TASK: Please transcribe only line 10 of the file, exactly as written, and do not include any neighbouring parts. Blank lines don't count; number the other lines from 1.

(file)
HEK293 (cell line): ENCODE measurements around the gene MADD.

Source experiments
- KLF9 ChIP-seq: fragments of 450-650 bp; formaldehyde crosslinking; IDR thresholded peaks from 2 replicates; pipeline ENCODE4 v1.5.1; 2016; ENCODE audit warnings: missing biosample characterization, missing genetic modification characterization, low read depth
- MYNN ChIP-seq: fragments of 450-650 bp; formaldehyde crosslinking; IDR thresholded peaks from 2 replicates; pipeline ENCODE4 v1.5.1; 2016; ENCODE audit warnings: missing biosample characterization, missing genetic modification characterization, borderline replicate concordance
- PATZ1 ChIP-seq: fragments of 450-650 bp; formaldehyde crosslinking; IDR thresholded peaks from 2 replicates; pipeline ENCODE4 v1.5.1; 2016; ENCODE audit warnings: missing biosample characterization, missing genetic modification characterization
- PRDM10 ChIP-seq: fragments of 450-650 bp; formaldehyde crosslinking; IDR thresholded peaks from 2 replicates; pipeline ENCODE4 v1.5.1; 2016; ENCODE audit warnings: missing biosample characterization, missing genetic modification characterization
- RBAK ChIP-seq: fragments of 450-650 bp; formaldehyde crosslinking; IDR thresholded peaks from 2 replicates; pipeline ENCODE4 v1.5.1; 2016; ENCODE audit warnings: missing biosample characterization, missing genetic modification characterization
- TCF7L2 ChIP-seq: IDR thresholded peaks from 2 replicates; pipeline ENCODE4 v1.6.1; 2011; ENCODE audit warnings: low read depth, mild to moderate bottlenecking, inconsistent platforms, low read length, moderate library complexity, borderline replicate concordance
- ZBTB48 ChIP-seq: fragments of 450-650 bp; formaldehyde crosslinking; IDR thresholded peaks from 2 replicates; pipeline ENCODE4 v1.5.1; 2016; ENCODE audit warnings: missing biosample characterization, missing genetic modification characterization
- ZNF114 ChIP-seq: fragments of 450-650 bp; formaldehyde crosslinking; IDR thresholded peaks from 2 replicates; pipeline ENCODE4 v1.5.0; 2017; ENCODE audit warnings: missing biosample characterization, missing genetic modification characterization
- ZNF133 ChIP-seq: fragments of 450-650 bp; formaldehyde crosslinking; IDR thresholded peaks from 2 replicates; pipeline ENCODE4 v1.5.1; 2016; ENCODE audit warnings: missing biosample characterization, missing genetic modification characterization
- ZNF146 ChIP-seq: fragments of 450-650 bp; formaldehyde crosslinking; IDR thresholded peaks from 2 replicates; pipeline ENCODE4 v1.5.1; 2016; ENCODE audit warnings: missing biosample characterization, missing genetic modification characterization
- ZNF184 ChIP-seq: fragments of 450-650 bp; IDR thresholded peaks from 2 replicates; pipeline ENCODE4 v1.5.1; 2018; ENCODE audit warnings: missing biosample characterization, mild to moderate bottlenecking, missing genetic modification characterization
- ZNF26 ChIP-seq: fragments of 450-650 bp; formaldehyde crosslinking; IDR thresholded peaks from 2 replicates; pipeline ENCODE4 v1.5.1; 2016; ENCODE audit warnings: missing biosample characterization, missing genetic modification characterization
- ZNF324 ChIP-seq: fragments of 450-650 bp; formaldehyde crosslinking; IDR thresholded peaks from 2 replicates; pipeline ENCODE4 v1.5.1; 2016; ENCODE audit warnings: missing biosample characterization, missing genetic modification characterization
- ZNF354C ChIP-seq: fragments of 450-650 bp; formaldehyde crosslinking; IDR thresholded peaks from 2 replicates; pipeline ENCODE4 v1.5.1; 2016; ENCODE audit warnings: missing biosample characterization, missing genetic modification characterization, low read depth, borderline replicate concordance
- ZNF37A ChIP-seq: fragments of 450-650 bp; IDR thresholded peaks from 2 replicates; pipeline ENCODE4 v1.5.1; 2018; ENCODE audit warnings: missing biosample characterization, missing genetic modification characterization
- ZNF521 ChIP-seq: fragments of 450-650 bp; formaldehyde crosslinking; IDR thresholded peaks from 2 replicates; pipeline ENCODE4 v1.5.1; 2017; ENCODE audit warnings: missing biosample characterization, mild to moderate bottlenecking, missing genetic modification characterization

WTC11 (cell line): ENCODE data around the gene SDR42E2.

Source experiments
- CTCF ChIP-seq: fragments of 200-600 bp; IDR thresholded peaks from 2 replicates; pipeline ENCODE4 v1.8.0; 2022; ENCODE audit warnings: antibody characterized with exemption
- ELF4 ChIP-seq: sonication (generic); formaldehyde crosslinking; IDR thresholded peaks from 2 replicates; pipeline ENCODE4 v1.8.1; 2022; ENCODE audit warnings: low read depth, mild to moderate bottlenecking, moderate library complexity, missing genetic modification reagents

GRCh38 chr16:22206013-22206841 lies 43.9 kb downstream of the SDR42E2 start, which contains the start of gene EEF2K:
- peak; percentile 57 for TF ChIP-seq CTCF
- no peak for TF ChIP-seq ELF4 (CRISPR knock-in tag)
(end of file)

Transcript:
- ZNF114 ChIP-seq: fragments of 450-650 bp; formaldehyde crosslinking; IDR thresholded peaks from 2 replicates; pipeline ENCODE4 v1.5.0; 2017; ENCODE audit warnings: missing biosample characterization, missing genetic modification characterization